The ‘Space Race,’ a key front in the Cold War between the United States and the Soviet Union, began after the Soviets launched the first manmade satellite, Sputnik into orbit around the Earth in 1957. The American effort to win the 'Space Race' with a successful human landing on the Moon began on May 25, 1961, with President Kennedy’s address to a joint session of Congress. The president’s address on “Urgent National Needs” highlighted a number of important national issues and laid out the main challenge for America’s manned space program.
Kennedy proclaimed, “We go into space because whatever mankind must undertake, free men must fully share. I therefore ask the Congress…to provide the funds which are needed to meet the following national goals: First, I believe that this nation should commit itself to achieving the goal, before this decade is out, of landing a man on the moon and returning him safely to the earth.”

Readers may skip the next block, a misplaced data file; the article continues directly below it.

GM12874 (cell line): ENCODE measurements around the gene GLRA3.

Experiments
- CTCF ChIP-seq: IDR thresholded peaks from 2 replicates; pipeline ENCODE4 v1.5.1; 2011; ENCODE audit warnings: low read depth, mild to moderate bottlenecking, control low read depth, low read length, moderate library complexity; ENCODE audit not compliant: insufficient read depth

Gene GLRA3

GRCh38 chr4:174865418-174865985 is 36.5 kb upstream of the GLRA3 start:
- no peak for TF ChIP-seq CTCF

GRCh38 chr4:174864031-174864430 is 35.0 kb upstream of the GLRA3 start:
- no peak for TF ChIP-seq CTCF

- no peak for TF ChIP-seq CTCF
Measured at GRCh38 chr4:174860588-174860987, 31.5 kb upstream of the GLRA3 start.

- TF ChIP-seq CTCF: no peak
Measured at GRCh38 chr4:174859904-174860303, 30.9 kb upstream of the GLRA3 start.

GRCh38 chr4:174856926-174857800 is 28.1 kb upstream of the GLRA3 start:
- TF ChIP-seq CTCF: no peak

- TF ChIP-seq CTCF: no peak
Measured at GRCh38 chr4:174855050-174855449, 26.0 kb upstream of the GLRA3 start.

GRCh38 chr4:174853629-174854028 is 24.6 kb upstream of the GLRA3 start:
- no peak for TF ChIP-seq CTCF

On July 20, 1969, Kennedy’s challenge became a reality when Apollo 11 astronauts Neil Armstrong and Buzz Aldrin walked on the surface of the Moon. The American space program was just getting warmed up as the Apollo 11 astronauts took mankind’s first steps on another celestial body. The lessons learned and the technology advanced by the Apollo missions pushed NASA forward to tackle new challenges in the decades following the Apollo Moon landings.
To commemorate the fortieth anniversary of the Apollo 11 Moon landing, the National Postal Museum, in partnership with the National Air and Space Museum, has created an online exhibit featuring space related objects from the collections of both museums. These objects highlight a narrative of NASA accomplishments leading up to the Moon landing and beyond.